We address several research questions using the two-year CPS panel. First, we examine differences in the incidence of health insurance transitions across detailed demographic and employment characteristics. The focus is on identifying whether low rates of health insurance among certain groups, such as minorities, less-educated workers, part-time workers, and workers at small employers, are due to high rates of health insurance loss, low rates of obtaining health insurance, or both. Second, we examine the incidence of health insurance transitions between public and private coverage, and between each of these and uninsurance. Third, we examine whether dynamic factors, such as job loss, movement from full-time to part-time work, movement from a large employer to a small employer and other changes in job characteristics are associated with health insurance loss. We also explore whether changes in employment and job characteristics are associated with gaining health insurance. We then examine dynamic factors that are related specifically to the loss and gain of private health insurance. Although it is difficult to identify causal factors of health insurance transitions, the analysis of the relationship between changes in health insurance coverage and changes in potentially correlated factors using the large two-year panel data in the CPS improves on cross-sectional analyses and offers some of the first estimates of the relationship between changes in employment characteristics on dynamic health insurance outcomes.

Sinking with the Ship: How Does Involuntary Job Displacement Affect Health Insurance?

Kosali Ilayperuma Simon, 2005 | Full Text

Numerous job cuts during the 2001 recession and the subsequent sluggish recovery have no doubt added to the growing number of Americans without health insurance, yet little evidence exists on how involuntary job displacement is causally related to health insurance status. Prior research indicates that workers who are about to be displaced earn less than their non displaced counterparts, and that wage losses associated with displacement actually start prior to the date of separation. In this paper, I use panel and cross sectional data to test whether workers about to be displaced differ in their health insurance coverage from their employer relative to similar workers who are not displaced, and if so, how far back in time these health insurance losses occur. I also test the extent to which other sources of health insurance cushion the effects of displacement on health insurance. I find that workers who are subsequently displaced from jobs are less likely to have own-employer provided health insurance than otherwise similar workers who are not displaced, and that this difference starts up to two years prior to displacement. Other sources of health insurance play an important role in protecting the health insurance coverage of these workers, even in the pre-displacement period.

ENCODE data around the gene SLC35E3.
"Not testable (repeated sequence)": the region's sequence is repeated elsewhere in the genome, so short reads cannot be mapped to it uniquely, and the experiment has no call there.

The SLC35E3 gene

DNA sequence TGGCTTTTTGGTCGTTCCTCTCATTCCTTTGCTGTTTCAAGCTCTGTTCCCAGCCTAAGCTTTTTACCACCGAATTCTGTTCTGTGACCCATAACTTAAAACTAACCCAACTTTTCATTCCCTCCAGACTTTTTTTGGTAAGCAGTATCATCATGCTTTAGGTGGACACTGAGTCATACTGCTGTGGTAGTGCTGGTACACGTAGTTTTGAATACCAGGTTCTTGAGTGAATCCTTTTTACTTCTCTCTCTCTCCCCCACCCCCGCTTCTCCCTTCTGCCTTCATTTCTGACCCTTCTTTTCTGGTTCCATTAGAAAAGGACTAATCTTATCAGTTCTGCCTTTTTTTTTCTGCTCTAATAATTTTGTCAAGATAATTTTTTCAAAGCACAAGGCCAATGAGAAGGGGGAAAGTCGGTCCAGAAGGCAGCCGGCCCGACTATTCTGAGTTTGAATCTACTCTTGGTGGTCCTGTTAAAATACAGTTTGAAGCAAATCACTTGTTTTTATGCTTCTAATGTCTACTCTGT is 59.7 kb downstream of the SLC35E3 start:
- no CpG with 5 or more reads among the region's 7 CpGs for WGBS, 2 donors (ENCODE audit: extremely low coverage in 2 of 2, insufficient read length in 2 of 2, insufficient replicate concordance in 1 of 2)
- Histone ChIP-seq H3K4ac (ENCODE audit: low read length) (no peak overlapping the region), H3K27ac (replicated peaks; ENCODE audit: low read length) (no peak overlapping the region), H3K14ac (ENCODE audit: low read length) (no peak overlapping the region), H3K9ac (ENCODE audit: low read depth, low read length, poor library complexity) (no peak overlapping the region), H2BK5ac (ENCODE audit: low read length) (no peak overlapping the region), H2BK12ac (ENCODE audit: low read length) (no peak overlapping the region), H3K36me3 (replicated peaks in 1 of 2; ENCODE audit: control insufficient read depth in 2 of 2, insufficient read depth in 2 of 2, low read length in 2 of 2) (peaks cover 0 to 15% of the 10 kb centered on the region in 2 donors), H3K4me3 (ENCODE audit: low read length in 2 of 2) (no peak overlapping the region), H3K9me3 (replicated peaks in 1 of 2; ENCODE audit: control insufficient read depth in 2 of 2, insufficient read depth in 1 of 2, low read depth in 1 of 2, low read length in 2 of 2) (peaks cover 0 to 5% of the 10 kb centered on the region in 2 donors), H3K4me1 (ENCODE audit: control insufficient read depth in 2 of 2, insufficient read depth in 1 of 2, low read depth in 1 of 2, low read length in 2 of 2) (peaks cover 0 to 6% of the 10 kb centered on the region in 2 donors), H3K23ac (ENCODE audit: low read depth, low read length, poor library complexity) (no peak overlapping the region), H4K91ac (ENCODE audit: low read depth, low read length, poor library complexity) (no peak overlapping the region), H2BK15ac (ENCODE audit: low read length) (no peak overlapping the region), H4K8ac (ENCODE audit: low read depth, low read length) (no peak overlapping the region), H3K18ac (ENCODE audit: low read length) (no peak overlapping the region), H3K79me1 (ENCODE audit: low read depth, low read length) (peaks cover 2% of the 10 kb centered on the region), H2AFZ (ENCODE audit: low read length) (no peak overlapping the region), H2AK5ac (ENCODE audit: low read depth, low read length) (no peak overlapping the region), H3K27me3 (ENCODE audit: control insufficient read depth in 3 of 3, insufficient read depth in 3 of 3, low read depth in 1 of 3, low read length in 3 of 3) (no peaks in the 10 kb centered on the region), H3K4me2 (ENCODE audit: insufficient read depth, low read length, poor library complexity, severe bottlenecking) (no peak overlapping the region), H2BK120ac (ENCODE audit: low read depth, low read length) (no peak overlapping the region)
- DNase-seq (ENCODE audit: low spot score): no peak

Post-displacement Health Insurance Coverage of Displaced Workers

Kosali Ilayperuma Simon, 2005 | Full Text

Workers who experience job displacement are especially vulnerable to uninsurance in a job-based health insurance system. Studies of the wage experience of these workers show persistent losses that continue well into the new job. The wage literature also highlights the role of spousal labor supply and the unemployment insurance system in protecting these workers. In this paper, I first test whether displaced workers are ‘permanently scarred’ by job loss in terms of their health insurance coverage. In so doing, I also investigate the effect of alternative sources of health insurance in protecting displaced workers against uninsurance once re-employed. I next investigate the extent to which spousal health insurance acts as a subsidy during the job search process.